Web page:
I want to remind you first of my over-arching disclaimer to all of my discussions about self-defence. The goal of self-defence is to make yourself and those around you safe. If you can accomplish that without physical intervention, then this is always the better option. I do not recommend fighting unless there is no other option, due to the inherent risks.
For those of you who have read some of my previous articles, you will know that I persist in trying to cut through the pervasive BS that one encounters quite often in the self-defence industry. One of the most pervasive and dangerous perspectives shared by some so-called self-defence experts is that self-defence is easy (as long as you buy their 5-step DVD program, of course. Only $500 and you’ll be right, mate).

As I hope you have gathered from my previous articles, insinuating that a self-defence scenario is easy to overcome is nothing but a pile of baloney. To insinuate this is nothing short of a personal confession of gross ignorance in regards to the reality of self-defence. I would give this type of self-defence ‘expert’ a wide berth. The reality of a self-defence situation is that it cannot be accurately predicted, and the scale of the threat directed at you may vary from the threat of mild discomfort all the way up to the threat of almost certain death. It may involve defending yourself from verbal abuse in a carpark or it might involve surviving a concerted attack by a group of armed thugs with military training in the jungles of Bolivia.

Not Just Physical.

One of the over-simplifications that often comes along with the $500 5-step DVD program, is that self-defence is purely physical. “You just need ta know dis simple technique. Block ‘im ‘ere. Block ‘im dere. And hook ‘im in da nose and you’ll be ‘right, mate.”

A physical fight against another person or against a group of people is absolutely never purely physical because we are all social animals. This means that there are many levels to the fight and we cannot just rely on physical techniques. We need to understand the other levels involved and engage effectively on all levels in order to maximise our chances of survival. In a self-defence scenario there will almost always be a social component, a mental component, a psychological component and the baseline physical component. The physical component is obvious. The mental component should also be fairly obvious. If I am fighting against the odds (such as against numbers or weapon-wielders), I have to apply my mental skills and cunning to ensure that I gain a tactical and strategic advantage over my opponents in order to increase my odds of survival. Fight stupid: die stupid.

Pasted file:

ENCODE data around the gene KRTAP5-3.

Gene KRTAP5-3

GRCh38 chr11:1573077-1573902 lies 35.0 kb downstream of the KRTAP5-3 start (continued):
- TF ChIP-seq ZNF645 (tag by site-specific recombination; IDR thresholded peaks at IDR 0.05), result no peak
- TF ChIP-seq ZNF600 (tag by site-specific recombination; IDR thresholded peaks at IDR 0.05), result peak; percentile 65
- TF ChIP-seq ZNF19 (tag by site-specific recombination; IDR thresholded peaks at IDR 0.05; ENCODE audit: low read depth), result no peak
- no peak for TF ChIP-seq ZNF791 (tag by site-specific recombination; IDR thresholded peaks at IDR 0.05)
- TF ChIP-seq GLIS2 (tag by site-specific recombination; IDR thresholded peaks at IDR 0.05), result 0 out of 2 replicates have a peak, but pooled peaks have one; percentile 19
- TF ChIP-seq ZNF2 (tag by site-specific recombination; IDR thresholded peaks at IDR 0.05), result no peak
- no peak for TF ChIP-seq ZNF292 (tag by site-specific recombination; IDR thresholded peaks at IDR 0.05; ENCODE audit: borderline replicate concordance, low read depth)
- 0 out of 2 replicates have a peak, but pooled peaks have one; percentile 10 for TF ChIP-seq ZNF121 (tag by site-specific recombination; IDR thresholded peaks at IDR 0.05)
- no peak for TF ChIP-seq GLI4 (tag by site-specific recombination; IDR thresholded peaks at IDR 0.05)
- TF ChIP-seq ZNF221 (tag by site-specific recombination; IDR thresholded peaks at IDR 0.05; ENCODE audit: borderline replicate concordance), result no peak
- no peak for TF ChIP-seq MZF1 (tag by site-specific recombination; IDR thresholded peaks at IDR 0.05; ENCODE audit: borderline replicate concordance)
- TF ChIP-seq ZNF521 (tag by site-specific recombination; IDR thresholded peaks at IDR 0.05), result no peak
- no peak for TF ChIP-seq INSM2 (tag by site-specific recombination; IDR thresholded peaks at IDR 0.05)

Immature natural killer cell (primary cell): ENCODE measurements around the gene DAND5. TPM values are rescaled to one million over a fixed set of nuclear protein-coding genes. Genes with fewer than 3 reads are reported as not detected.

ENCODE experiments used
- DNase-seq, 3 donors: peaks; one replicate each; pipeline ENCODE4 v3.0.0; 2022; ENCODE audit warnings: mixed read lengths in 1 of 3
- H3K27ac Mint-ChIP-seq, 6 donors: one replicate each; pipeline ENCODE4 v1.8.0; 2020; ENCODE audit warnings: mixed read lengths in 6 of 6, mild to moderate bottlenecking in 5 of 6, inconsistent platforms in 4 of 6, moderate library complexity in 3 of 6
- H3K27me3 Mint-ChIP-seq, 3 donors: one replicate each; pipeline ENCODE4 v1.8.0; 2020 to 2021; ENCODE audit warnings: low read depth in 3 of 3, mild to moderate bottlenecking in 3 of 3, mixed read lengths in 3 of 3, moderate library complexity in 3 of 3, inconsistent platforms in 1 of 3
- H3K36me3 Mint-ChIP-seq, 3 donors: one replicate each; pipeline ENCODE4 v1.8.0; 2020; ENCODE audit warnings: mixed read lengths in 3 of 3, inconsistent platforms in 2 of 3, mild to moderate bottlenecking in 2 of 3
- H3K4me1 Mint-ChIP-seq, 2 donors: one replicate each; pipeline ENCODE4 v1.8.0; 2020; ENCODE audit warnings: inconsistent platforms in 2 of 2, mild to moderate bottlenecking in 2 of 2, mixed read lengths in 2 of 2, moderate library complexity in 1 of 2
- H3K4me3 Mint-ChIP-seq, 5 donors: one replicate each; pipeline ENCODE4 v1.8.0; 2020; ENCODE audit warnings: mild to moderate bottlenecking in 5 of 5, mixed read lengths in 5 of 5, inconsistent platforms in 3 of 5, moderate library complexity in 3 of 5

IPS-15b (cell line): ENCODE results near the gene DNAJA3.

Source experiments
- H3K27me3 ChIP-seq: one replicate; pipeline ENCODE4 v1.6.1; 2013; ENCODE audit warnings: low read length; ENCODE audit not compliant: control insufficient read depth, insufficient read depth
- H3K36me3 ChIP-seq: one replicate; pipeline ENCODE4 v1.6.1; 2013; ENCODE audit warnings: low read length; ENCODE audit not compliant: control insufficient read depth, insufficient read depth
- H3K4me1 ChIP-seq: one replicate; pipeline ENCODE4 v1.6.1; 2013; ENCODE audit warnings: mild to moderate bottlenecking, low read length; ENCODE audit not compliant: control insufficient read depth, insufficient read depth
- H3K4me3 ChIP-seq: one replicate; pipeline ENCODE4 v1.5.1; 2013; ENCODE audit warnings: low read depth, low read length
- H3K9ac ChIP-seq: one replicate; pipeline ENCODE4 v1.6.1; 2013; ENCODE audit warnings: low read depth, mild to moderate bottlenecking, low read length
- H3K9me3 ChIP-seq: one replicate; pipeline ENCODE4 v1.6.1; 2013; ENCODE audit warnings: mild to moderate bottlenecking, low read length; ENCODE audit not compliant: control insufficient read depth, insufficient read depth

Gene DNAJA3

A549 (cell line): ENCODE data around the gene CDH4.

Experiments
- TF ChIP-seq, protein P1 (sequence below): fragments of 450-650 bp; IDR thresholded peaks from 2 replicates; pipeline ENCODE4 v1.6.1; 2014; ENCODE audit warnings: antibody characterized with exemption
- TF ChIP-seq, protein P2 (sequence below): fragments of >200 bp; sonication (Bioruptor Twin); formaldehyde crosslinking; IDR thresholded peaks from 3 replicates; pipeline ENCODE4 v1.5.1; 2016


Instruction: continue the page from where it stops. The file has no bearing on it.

Fighting against the odds is a bit like a high-stress, adrenalin-soaked game of chess. One bad move and it’s check-mate. Or check in at the hospital if you’re lucky. In fact, therein lies a secret to superior fighting skill. Playing tactical fighting games. Today, we have various computer games, board-games and table-top role-playing games which can help to develop tactical use of resources and environment. Most ‘tough-guys’ look down on the role-playing nerds of today, when in actuality the role-playing nerds share a common feature with many warlike cultures of the past such as the Vikings: A penchant for playing games of tactical combat and strategic resource management.

The psychological and social aspects of a self-defence situation are closely linked but defined enough to discuss separately. Because of the close link between mind and body, a physical attack or injury will usually have some kind of psychological impact on the person involved. There is a reason that the first person to land a blow will generally win the fight. It’s because that first blow demoralises their opponent and sets the tone for the remainder of the fight.

One can see this dynamic occur during acts of terrorism, where terrorists make use of the psychological impact of their acts to intimidate and demoralise their victims. The reality of a terror attack is that the terrorists are almost always guaranteed to be outnumbered by their victims. If each and every one of the victims involved simultaneously decided to fight back in concert against their attackers, the terrorists wouldn’t stand a chance. The terrorists know this but use acts of terror to convince their victims that they are powerless.